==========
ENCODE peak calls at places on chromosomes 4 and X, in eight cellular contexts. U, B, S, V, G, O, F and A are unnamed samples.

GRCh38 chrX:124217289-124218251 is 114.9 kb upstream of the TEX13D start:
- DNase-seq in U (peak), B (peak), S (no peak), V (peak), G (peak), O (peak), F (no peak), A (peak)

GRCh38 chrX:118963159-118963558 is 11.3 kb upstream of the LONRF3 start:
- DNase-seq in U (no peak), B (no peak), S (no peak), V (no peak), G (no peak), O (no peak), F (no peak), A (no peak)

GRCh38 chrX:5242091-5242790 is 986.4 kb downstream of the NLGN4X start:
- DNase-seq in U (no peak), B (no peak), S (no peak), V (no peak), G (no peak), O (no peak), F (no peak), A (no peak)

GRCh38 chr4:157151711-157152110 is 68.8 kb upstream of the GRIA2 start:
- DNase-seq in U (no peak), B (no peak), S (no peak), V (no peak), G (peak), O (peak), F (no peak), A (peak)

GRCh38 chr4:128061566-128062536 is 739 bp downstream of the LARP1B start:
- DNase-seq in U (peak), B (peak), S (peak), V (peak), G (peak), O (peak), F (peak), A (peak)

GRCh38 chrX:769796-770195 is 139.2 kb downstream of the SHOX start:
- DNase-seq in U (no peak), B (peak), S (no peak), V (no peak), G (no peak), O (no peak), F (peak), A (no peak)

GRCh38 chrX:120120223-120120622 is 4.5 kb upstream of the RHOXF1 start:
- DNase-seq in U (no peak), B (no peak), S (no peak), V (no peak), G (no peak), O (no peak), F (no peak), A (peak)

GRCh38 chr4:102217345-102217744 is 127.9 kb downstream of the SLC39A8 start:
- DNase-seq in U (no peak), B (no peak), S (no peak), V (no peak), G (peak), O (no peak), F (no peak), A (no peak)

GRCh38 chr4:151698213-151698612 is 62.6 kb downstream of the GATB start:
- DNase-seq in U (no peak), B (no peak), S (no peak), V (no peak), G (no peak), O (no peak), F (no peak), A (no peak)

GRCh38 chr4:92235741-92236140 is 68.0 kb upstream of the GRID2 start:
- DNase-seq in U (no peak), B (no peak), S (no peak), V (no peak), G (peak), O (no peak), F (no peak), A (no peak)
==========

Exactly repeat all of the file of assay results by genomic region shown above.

ENCODE peak calls at places on chromosomes 4 and X, in eight cellular contexts. U, B, S, V, G, O, F and A are unnamed samples.

GRCh38 chrX:124217289-124218251 is 114.9 kb upstream of the TEX13D start:
- DNase-seq in U (peak), B (peak), S (no peak), V (peak), G (peak), O (peak), F (no peak), A (peak)

GRCh38 chrX:118963159-118963558 is 11.3 kb upstream of the LONRF3 start:
- DNase-seq in U (no peak), B (no peak), S (no peak), V (no peak), G (no peak), O (no peak), F (no peak), A (no peak)

GRCh38 chrX:5242091-5242790 is 986.4 kb downstream of the NLGN4X start:
- DNase-seq in U (no peak), B (no peak), S (no peak), V (no peak), G (no peak), O (no peak), F (no peak), A (no peak)

GRCh38 chr4:157151711-157152110 is 68.8 kb upstream of the GRIA2 start:
- DNase-seq in U (no peak), B (no peak), S (no peak), V (no peak), G (peak), O (peak), F (no peak), A (peak)

GRCh38 chr4:128061566-128062536 is 739 bp downstream of the LARP1B start:
- DNase-seq in U (peak), B (peak), S (peak), V (peak), G (peak), O (peak), F (peak), A (peak)

GRCh38 chrX:769796-770195 is 139.2 kb downstream of the SHOX start:
- DNase-seq in U (no peak), B (peak), S (no peak), V (no peak), G (no peak), O (no peak), F (peak), A (no peak)

GRCh38 chrX:120120223-120120622 is 4.5 kb upstream of the RHOXF1 start:
- DNase-seq in U (no peak), B (no peak), S (no peak), V (no peak), G (no peak), O (no peak), F (no peak), A (peak)

GRCh38 chr4:102217345-102217744 is 127.9 kb downstream of the SLC39A8 start:
- DNase-seq in U (no peak), B (no peak), S (no peak), V (no peak), G (peak), O (no peak), F (no peak), A (no peak)

GRCh38 chr4:151698213-151698612 is 62.6 kb downstream of the GATB start:
- DNase-seq in U (no peak), B (no peak), S (no peak), V (no peak), G (no peak), O (no peak), F (no peak), A (no peak)

GRCh38 chr4:92235741-92236140 is 68.0 kb upstream of the GRID2 start:
- DNase-seq in U (no peak), B (no peak), S (no peak), V (no peak), G (peak), O (no peak), F (no peak), A (no peak)